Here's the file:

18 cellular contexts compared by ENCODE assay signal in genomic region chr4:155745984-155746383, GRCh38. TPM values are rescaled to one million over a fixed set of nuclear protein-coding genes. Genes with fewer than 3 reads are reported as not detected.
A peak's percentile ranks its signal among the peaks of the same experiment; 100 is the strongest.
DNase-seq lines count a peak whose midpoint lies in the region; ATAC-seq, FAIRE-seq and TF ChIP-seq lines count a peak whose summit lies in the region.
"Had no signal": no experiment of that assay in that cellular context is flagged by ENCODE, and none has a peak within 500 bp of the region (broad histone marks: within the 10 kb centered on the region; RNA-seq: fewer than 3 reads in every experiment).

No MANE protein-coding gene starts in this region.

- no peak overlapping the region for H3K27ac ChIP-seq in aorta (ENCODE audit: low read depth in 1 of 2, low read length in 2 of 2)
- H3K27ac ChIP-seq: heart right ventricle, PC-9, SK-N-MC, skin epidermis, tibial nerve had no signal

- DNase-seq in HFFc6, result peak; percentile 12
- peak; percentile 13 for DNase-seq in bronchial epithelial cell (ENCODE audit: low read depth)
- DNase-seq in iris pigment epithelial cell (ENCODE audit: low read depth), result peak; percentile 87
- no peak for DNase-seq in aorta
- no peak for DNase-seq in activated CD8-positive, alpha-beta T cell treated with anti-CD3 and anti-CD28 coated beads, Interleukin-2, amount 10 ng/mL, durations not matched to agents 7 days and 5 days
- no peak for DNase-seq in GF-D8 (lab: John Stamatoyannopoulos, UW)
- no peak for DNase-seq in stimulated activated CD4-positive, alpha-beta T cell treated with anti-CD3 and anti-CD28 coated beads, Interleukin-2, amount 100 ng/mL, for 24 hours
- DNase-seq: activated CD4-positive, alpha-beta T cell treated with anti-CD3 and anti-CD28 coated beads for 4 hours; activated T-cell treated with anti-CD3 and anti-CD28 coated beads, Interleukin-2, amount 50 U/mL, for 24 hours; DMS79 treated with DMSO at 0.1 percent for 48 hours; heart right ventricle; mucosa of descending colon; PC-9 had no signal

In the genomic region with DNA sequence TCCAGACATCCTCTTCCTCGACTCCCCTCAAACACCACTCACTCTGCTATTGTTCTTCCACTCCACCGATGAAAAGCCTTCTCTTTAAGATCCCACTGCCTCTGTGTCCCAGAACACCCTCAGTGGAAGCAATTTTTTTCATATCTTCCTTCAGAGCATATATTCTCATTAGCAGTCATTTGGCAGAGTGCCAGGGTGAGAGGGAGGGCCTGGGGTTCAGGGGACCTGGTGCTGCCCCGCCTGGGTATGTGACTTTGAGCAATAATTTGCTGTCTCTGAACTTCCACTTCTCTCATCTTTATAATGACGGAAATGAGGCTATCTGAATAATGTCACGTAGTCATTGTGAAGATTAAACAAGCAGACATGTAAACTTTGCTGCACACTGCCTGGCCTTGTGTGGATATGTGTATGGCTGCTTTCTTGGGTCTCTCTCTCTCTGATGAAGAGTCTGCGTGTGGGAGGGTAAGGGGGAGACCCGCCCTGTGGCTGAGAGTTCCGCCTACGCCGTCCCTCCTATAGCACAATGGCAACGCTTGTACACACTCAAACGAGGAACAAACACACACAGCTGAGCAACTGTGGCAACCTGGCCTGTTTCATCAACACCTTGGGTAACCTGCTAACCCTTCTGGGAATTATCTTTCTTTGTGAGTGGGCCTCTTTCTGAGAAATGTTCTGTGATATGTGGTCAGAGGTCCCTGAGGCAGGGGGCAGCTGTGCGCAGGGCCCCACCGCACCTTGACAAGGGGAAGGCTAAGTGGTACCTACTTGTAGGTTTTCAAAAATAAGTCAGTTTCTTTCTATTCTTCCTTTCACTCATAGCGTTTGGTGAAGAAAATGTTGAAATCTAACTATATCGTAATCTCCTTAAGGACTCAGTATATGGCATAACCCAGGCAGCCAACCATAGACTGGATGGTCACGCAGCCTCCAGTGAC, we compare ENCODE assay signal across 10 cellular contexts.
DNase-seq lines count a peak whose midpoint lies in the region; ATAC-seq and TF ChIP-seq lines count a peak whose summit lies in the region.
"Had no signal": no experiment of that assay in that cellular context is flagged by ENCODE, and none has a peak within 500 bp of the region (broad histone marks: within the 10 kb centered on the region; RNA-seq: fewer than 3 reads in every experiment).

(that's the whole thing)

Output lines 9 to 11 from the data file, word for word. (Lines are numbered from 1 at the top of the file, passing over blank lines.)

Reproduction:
- peak; percentile 13 for DNase-seq in bronchial epithelial cell (ENCODE audit: low read depth)
- DNase-seq in iris pigment epithelial cell (ENCODE audit: low read depth), result peak; percentile 87
- no peak for DNase-seq in aorta